Houseplants and Indoor Air Quality | Author: Tom Ogren

Houseplants and Indoor Air Quality

Houseplants can be the source of cleaner air, but they can also be the exact opposite.

There are two main concerns with indoor plants, insects, and VOC's.

Insects? Yes. Any houseplant that does not thrive will eventually get infested with insects, especially mealy bugs, aphids, whiteflies, scale, or spider mites. All of these insects can quickly explode in numbers and can present a serious allergy problem. Insects shed old skin and other parts and this insect dander is very allergenic.

Insects also produce large amounts of feces, called "honeydew," and on this rich organic material mold quickly grows. The mold then produces reproductive mold spores, and these spores become airborne inside the house. Mold spores are of course quite allergenic.

The answer to insects is to keep them healthy. First we should only use houseplants that are well adapted to actually growing inside the house. These plants should get the kind of light they need. Plants that do not get the light they need will get buggy. We must also see to it that our houseplants are well fertilized. Lack of fertilizer will eventually result in a plant that is weak and that will then be attacked by insect pests. I like time-release fertilizers for all houseplants. In addition to time-release fertilizers I also like to use some water-soluble fertilizers too, at least once a month.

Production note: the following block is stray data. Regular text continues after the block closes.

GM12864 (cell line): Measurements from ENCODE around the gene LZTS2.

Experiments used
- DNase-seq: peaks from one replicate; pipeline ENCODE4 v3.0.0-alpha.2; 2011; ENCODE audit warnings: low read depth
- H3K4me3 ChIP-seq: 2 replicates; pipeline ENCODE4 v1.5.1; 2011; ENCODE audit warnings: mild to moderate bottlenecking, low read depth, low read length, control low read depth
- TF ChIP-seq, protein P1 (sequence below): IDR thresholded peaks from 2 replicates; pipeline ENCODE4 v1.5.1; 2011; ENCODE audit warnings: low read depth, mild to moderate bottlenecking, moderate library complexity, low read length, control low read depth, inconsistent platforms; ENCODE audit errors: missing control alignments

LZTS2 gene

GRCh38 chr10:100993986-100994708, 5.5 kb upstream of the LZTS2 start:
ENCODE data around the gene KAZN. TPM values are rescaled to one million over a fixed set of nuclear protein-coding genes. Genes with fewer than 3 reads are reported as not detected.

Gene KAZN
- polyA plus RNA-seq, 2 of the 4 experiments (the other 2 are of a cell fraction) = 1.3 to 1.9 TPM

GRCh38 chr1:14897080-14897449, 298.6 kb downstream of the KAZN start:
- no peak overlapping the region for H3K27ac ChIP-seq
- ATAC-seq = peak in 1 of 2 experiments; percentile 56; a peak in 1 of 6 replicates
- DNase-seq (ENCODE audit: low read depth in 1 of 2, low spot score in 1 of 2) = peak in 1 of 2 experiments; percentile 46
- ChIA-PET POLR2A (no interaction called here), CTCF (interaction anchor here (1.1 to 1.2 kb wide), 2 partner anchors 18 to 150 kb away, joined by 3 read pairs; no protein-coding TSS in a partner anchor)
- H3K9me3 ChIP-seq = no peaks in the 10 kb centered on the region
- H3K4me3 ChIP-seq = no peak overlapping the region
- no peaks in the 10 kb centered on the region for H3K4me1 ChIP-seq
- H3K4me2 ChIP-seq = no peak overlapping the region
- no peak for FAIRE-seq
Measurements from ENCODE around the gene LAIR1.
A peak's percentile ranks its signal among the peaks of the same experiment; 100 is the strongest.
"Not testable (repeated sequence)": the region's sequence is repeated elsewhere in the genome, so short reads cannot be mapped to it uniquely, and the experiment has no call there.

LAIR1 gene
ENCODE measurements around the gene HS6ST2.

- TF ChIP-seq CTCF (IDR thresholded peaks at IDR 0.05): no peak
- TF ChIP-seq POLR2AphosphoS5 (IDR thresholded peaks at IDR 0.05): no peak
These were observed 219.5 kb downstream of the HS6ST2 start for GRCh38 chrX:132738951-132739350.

Houseplants should be kept clean too. Often dust will land and stick on the leaves and unless they are washed clean on a regular basis, houseplants can be regular dust piles. It is always a good idea to wipe down the leaves of houseplants with some clean water and a sponge. It is a good idea to add a tiny bit of dish soap to the water when you wipe them down, a teaspoon to a gallon. Use lukewarm water. The soap will help make the leaves cleaner, and it discourages insects.

If you find insects on a houseplant, take it outside, put it in the shade, and spray it thoroughly with a mix of dish soap and vegetable oil. Use several tablespoons of each to a gallon of warm water. Spray the plants, soak them every day for a week and if this doesn't get rid of the bugs, then consider dumping them. If the plants are valuable or you just can't bear to part with them, add some neem oil to the above insecticide mix and spray them with this several times.

Sometimes to kill scale on a plant I will pour some vegetable oil in a cup and then just brush it on the scale with a small paintbrush. In very few cases does the oil damage the leaves of the plants, and it will smother the scale. This also will work with mealy bugs.

Do not bring buggy plants back into the house!

Even after you get rid of the pests on the plant, before you return it to your house you need to ask why was it that it got buggy in the first place? Is the light too weak? Is the air in the house too dry for it? Have you been neglecting to feed it enough? Has it been kept too dry? Too wet? Is it too cold inside? Too hot? Whatever the answer, you'll need to change something in order to get it to thrive.

Make a habit of looking over the leaves and stems of all your houseplants on a regular basis. Look on the stems for scale. Look under the leaves for other insect or mite pests. Spider mites thrive in hot weather. Whiteflies thrive in cool weather. One of the best ways to control spider mites is to frequently wash down the plants.

Dander from spider mites is especially allergenic and any plant that continues to get infested with mites ought to be tossed.

VOC's and houseplants?